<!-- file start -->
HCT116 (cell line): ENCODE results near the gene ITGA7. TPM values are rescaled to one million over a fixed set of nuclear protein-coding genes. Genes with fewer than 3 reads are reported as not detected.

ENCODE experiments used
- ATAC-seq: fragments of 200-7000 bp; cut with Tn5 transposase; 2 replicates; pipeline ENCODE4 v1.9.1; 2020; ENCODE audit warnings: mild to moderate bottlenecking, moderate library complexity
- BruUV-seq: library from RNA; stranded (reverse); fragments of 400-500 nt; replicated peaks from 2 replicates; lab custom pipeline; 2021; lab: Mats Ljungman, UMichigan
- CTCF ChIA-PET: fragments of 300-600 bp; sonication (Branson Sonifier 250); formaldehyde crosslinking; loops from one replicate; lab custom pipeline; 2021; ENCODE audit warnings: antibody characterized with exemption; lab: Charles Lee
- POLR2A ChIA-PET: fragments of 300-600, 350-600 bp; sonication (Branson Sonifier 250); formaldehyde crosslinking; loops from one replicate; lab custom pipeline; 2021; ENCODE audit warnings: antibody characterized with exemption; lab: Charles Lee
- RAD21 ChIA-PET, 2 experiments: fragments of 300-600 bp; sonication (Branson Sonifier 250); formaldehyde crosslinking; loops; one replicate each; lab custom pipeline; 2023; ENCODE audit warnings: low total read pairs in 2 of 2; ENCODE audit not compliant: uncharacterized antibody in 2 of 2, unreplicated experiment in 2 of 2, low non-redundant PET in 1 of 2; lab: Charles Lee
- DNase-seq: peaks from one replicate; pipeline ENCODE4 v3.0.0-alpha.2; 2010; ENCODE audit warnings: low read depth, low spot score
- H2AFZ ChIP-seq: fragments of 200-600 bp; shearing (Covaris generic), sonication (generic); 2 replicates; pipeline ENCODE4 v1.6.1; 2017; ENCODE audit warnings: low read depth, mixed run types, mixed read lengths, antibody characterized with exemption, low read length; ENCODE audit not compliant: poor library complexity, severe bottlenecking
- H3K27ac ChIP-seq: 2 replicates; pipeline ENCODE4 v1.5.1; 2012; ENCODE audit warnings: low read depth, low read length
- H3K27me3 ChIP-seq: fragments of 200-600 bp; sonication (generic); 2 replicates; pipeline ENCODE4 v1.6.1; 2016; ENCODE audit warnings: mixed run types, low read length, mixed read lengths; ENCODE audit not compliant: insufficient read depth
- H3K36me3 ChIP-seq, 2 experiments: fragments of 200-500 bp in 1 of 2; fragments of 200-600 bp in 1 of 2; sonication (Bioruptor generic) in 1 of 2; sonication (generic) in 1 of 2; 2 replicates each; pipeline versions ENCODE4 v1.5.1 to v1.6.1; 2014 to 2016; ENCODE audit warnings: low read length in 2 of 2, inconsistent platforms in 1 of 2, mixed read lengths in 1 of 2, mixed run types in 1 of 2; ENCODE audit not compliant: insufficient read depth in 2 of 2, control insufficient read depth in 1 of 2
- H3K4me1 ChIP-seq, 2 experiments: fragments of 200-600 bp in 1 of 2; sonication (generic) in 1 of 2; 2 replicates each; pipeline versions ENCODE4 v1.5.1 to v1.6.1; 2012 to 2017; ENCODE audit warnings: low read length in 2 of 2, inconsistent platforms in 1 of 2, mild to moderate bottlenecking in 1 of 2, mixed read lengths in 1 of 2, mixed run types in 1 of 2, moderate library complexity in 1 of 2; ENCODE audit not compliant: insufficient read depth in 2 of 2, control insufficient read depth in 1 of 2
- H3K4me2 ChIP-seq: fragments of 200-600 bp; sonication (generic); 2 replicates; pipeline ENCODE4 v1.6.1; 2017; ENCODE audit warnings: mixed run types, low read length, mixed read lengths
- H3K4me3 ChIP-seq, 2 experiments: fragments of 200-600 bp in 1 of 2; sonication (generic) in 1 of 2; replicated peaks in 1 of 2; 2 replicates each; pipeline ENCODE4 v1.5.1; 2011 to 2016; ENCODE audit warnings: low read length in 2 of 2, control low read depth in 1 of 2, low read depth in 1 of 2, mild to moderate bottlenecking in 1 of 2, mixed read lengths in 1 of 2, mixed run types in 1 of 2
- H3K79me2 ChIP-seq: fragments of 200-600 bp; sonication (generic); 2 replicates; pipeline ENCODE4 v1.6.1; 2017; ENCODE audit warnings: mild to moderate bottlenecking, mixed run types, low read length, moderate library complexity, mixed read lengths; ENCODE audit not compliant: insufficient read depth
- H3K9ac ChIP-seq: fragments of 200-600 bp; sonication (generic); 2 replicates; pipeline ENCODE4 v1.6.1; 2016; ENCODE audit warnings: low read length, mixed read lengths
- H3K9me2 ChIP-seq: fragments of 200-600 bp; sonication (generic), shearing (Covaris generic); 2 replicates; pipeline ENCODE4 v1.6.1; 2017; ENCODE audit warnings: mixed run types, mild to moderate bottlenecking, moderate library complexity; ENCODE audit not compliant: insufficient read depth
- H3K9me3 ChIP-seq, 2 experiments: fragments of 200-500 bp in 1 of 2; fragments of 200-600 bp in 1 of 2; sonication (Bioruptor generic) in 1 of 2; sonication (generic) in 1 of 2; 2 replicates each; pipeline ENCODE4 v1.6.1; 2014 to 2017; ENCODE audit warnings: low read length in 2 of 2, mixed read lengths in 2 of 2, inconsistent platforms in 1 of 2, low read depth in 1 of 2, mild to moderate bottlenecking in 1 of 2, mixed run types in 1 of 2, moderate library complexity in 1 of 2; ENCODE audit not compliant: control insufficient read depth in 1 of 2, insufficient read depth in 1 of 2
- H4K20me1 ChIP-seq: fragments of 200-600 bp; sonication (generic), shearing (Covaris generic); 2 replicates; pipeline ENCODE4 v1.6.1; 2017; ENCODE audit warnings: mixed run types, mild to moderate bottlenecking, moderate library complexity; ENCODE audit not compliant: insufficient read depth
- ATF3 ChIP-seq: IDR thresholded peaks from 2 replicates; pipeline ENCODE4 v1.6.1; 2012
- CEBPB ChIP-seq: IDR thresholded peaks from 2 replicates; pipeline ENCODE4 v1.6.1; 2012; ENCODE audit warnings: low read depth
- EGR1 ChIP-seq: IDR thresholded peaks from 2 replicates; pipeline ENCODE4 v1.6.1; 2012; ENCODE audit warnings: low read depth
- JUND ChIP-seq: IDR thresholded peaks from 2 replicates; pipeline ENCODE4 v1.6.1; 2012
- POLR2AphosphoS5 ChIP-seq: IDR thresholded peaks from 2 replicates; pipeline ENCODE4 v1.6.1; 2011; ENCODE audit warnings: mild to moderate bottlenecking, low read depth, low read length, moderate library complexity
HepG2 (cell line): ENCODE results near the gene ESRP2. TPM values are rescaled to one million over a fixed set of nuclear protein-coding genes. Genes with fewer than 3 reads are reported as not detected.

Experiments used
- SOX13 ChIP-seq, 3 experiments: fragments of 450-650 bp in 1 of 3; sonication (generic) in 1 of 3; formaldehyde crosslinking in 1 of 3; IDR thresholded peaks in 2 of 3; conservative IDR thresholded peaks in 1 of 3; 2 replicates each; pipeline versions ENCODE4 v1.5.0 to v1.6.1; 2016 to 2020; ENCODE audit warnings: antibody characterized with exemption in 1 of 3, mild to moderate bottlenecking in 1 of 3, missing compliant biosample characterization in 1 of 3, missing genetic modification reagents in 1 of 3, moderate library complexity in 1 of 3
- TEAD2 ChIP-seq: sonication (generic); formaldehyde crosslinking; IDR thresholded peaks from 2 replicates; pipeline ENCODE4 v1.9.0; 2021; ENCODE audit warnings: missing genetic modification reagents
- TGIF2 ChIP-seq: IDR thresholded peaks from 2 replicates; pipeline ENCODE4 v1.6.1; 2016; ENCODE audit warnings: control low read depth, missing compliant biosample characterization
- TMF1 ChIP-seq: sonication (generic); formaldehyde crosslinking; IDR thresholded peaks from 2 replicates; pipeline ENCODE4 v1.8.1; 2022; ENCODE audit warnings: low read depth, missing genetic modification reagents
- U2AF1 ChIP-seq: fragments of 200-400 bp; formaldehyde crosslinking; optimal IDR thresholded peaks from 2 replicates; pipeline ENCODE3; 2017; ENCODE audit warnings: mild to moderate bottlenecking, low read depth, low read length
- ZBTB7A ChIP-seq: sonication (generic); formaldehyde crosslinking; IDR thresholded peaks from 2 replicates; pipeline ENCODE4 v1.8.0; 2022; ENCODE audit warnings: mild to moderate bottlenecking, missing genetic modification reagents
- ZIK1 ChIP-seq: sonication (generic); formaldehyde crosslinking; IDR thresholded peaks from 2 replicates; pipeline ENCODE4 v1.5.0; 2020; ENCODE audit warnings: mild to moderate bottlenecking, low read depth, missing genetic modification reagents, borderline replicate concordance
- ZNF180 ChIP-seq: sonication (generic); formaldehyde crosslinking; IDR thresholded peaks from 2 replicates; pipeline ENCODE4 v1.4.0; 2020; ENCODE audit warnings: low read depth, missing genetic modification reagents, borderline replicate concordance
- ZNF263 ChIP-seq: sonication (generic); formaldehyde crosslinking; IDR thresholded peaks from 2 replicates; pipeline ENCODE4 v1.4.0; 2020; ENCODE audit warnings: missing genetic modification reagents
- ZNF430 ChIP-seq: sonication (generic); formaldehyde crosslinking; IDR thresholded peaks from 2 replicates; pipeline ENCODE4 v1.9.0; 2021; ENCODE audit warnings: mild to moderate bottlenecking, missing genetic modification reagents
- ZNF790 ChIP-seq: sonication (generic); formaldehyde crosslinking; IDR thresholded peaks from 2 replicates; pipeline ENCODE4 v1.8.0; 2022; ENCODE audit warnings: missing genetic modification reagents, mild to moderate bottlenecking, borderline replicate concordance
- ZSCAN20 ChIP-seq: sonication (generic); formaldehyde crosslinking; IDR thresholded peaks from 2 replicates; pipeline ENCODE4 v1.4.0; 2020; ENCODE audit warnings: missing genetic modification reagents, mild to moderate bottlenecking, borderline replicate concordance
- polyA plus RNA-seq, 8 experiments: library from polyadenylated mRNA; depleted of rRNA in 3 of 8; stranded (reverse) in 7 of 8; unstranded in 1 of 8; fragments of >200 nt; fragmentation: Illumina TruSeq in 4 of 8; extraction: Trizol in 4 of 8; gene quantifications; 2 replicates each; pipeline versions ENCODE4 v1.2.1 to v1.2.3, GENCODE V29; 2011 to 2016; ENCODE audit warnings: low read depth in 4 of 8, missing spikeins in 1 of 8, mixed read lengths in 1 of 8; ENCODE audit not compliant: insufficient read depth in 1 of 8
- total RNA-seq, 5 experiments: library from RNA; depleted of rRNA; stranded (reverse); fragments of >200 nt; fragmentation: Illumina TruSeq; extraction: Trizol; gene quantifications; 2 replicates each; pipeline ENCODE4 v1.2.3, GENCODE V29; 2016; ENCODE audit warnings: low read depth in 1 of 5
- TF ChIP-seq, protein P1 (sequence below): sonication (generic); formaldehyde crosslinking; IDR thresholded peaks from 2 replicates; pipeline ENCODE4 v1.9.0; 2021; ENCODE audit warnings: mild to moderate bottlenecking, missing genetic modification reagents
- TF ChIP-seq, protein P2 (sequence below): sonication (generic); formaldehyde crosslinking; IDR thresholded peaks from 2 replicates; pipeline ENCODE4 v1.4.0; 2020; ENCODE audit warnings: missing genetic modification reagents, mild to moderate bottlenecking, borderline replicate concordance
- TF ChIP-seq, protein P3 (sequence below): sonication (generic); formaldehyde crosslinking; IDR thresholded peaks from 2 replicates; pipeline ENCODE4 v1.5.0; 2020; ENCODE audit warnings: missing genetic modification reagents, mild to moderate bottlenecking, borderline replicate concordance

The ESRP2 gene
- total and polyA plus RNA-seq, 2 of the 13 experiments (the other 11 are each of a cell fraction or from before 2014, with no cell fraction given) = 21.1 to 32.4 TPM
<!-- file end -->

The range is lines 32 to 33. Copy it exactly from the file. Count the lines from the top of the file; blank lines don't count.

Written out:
- U2AF1 ChIP-seq: fragments of 200-400 bp; formaldehyde crosslinking; optimal IDR thresholded peaks from 2 replicates; pipeline ENCODE3; 2017; ENCODE audit warnings: mild to moderate bottlenecking, low read depth, low read length
- ZBTB7A ChIP-seq: sonication (generic); formaldehyde crosslinking; IDR thresholded peaks from 2 replicates; pipeline ENCODE4 v1.8.0; 2022; ENCODE audit warnings: mild to moderate bottlenecking, missing genetic modification reagents